The MIT School of Science is one of the five schools of the Massachusetts Institute of Technology, located in Cambridge, Massachusetts, United States. The School is composed of 6 academic departments who grant SB, SM, and PhD or ScD degrees; as well as a number of affiliated laboratories and centers. As of 2019[update], the Dean of Science is Professor Michael Sipser. With approximately 275 faculty members, 1100 graduate students, 700 undergraduate majors, 500 postdocs, and 400 research staff, the School is the second largest at MIT. As of 2019[update], 12 faculty members and 14 alumni of the School have won Nobel Prizes.
The Department of Biology (Course 7) began as a department of natural history in 1871.
The Department of Chemistry (Course 5) was one of the original departments when MIT opened in 1865.
The Department of Earth, Atmospheric and Planetary Sciences (Course 12, or EAPS) traces its origins to the establishment of MIT by the geologist and education reformer William Barton Rogers in 1861. Before distinguishing himself as MIT’s founder and first president, Rogers was a professor of natural philosophy and chemistry. He also served as State Geologist of Virginia, which explains why geology courses have been taught at MIT for more than a century.
In 1983, EAPS was formed through the merger of two MIT departments: the Department of Earth and Planetary Sciences, which grew out of the first geology courses, and the Department of Meteorology and Physical Oceanography, which had its roots in the meteorology courses that first emerged at MIT in 1941.
Today, EAPS seeks to understand the fundamental workings of natural systems by examining physical, chemical, and biological processes occurring across a vast spectrum of time and space. Its highly-integrated research requires direct observation as well as modeling, and the department fosters interdisciplinary ventures that open new avenues of exploration.
Department of Mathematics (Course 18)
The Department of Physics (Course 8)
Now merged into the Koch Institute for Integrative Cancer Research.
The Center for Global Change Science (CGCS) at MIT was founded in January 1990 to address fundamental questions about climate processes with a multidisciplinary approach. In July 2006, the CGCS became an independent Center in the School of Science. The Center’s goal is to improve the ability to accurately predict changes in the global environment.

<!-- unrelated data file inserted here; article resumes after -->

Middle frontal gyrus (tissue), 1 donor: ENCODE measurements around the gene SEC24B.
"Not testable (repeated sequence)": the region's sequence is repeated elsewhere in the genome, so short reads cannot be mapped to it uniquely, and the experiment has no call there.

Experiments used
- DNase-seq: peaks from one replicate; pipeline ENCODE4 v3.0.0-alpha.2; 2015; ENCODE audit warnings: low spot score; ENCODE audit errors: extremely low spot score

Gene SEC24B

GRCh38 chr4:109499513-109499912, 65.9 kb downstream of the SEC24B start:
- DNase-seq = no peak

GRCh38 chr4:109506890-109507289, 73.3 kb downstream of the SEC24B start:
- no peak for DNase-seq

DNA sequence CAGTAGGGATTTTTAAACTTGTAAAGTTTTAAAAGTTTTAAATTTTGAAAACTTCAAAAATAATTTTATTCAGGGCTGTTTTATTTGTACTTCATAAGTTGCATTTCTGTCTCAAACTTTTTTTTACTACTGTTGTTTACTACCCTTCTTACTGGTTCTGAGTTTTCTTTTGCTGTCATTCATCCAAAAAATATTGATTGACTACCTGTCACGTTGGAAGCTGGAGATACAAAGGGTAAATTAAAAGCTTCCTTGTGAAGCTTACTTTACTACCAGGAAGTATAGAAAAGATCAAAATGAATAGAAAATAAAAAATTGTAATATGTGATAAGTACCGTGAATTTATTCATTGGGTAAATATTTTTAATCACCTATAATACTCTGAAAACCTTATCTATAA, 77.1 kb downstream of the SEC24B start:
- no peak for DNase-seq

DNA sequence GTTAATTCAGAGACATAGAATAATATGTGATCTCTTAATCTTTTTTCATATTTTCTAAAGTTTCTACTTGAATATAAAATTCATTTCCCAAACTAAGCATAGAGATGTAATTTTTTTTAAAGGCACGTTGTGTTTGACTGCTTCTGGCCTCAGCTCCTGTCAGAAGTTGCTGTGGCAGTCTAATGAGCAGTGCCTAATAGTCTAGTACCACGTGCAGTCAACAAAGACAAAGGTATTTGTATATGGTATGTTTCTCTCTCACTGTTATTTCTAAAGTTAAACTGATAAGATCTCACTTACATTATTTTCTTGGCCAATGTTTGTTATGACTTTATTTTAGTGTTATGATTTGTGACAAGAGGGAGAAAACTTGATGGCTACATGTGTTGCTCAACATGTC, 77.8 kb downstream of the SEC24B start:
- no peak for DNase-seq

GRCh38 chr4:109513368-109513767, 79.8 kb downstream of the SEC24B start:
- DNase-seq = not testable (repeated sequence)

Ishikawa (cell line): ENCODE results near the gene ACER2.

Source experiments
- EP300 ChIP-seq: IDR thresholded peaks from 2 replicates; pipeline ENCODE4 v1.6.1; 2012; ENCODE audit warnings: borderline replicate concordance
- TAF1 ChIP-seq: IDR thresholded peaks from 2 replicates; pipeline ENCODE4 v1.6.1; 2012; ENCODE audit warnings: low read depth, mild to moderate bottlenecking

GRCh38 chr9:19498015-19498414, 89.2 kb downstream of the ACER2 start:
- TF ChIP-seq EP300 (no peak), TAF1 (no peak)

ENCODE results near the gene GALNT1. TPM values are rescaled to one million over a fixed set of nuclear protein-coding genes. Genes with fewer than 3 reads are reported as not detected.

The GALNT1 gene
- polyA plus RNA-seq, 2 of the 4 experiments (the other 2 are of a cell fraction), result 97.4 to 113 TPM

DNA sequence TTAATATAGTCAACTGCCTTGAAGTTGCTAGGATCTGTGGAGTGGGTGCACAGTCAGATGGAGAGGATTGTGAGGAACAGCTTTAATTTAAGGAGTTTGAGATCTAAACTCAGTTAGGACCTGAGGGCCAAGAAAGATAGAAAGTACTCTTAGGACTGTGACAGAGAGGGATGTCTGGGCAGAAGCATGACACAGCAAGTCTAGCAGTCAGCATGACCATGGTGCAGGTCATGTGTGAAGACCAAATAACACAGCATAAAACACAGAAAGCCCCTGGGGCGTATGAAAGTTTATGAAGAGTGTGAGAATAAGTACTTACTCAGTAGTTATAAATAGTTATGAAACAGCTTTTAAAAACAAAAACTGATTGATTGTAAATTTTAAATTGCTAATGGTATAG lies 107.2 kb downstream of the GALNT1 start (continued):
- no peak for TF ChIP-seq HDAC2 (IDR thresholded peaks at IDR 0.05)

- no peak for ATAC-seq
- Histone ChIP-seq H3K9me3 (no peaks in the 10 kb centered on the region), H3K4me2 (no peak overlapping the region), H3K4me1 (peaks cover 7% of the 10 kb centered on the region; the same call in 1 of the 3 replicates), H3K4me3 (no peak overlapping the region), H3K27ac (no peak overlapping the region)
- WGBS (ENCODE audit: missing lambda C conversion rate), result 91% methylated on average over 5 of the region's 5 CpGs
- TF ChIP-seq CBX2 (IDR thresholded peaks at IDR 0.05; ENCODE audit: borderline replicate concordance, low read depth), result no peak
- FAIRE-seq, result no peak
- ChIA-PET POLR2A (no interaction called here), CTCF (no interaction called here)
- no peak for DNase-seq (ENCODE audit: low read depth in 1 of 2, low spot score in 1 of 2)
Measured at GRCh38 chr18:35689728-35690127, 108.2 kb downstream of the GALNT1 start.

The CGCS seeks to better understand the natural mechanisms in ocean, atmosphere and land systems that together control the Earth’s climate, and to apply improved knowledge to problems of predicting climate changes. The Center utilizes theory, observations, and numerical models to investigate climate phenomena, the linkages among them, and their potential feedbacks in a changing climate.
The director of the CGCS is Professor Ron Prinn from MIT.
The core research program in the CUA consists of four collaborative experimental projects whose goals are to provide new sources of ultracold atoms and quantum gases, and new types of atom-wave devices. These projects will enable new research on topics such as quantum fluids, atom/photon optics, coherence, spectroscopy, ultracold collisions, and quantum devices. In addition, the CUA has a theoretical program centered on themes of quantum optics, many-body physics, wave physics, and atomic structure and interactions.
Formerly considered the world's premier high-field magnet research center, the Laboratory was merged into the Plasma Science and Fusion Center, after the National Science Board decided in 1990 to locate the new National High Magnetic Field Laboratory at Florida State University. MIT appealed this decision unsuccessfully; at the time, this was the first appeal of an NSB decision.
The MIT Kavli Institute for Astrophysics & Space Research (MKI) was founded in 1965 as the Center for Space Research. Today MKI operates as an interdepartmental center, and it supports research in space science and engineering, astronomy, and astrophysics.